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The Welfare Effects of Social Mobility: An Analysis for OECD countries

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  • Fischer, Justina AV

Abstract

The question whether a socially mobile society is conducive to subjective well-being (SWB) has rarely been investigated. This paper fills this gap by analyzing the SWB effects of intergenerational earnings mobility and equality in educational attainment at the societal level. Using socio-demographic information on 44’000 individuals in 30 OECD countries obtained from the World Values Survey 1997-2001, this study shows that living in a socially mobile society is conducive to individual life satisfaction. Differentiating between perceived and actual social mobility, we find that both exert rather independent effects, particularly in their interplay with income inequality. We identify a positive interaction of perceived social mobility that mitigates the overall SWB lowering effect of income inequality. In contrast to expectations, a high degree of actual social mobility yields an overall impact of income inequality that is SWB lowering, while for low social mobility the effect of inequality is positive. Thus, people bear income inequality more easily when they perceive their society as mobile, but also - surprisingly - when their society is actually rather immobile. These interactions hold stronger for pre-transfer than post-transfer income inequality suggesting that government redistribution disentangles the effect of income inequality from that of social mobility. Robustness using a world sample is tested.

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Bibliographic Info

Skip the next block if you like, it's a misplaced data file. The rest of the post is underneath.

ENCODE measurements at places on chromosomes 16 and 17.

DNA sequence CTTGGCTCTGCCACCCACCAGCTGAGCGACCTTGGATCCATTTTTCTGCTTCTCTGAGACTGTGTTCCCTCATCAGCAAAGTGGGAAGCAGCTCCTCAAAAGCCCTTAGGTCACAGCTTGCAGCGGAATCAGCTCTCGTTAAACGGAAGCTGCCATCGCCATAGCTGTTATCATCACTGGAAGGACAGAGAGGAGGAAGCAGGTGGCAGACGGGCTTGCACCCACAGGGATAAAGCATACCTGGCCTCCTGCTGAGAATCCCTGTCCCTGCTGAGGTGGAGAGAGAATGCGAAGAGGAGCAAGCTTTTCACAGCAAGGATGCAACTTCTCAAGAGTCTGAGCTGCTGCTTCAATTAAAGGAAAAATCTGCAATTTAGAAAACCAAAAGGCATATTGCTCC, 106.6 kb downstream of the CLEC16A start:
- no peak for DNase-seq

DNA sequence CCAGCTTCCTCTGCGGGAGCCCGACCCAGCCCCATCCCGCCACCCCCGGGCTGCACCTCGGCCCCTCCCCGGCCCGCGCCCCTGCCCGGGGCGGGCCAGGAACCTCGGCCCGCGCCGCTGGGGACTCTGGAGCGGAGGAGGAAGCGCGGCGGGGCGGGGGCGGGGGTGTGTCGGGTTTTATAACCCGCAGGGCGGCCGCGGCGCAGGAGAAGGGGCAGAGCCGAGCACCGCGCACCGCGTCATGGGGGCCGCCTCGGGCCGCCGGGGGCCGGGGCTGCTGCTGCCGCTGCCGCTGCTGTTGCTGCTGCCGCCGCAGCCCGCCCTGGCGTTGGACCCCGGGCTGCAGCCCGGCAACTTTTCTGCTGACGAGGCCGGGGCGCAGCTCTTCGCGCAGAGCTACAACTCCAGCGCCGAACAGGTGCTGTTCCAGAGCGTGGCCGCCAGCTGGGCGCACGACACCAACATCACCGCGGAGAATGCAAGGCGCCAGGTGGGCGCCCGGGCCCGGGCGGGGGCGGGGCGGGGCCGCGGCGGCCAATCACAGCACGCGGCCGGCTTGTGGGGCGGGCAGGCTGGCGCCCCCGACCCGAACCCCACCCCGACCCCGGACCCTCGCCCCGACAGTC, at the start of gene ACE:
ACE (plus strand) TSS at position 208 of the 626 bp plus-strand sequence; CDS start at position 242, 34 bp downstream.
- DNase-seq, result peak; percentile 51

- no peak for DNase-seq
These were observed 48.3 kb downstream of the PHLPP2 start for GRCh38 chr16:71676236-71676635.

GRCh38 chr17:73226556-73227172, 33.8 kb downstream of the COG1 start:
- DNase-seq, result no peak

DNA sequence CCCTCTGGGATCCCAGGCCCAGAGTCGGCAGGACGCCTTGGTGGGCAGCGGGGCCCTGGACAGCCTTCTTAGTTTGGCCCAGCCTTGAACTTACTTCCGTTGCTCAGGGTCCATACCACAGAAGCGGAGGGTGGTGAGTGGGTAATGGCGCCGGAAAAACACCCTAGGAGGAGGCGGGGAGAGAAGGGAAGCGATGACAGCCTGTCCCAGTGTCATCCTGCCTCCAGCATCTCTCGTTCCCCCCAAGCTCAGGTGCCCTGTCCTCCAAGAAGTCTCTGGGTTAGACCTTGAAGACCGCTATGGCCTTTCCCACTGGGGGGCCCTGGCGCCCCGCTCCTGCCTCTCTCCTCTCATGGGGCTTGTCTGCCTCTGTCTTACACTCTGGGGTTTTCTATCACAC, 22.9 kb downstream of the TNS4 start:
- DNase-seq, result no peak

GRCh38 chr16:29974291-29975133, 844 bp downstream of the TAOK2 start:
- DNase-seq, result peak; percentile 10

Paper provided by University Library of Munich, Germany in its series MPRA Paper with number 17070.

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Date of creation: 02 Sep 2009
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Handle: RePEc:pra:mprapa:17070

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Keywords: Social mobility; Happiness; Well-Being; Life satisfaction; Inequality; Voting; Equal opportunities; Fairness; Justice;

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  1. Bjørnskov, Christian & Dreher, Axel & Fischer, Justina AV, 2008. "Formal Institutions and Subjective Well-Being: Revisiting the Cross-Country Evidence," Working Paper Series in Economics and Finance 699, Stockholm School of Economics.
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  5. Bjørnskov, Christian & Dreher, Axel & Fischer, Justina A. V. & Schnellenbach, Jan, 2009. "On the relation between income inequality and happiness: Do fairness perceptions matter?," Center for European, Governance and Economic Development Research Discussion Papers 91, University of Goettingen, Department of Economics.
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Cited by:
  1. Juliana Londoño, 2011. "Movilidad social, preferencias redistributivas y felicidad en Colombia," REVISTA DESARROLLO Y SOCIEDAD, UNIVERSIDAD DE LOS ANDES-CEDE.

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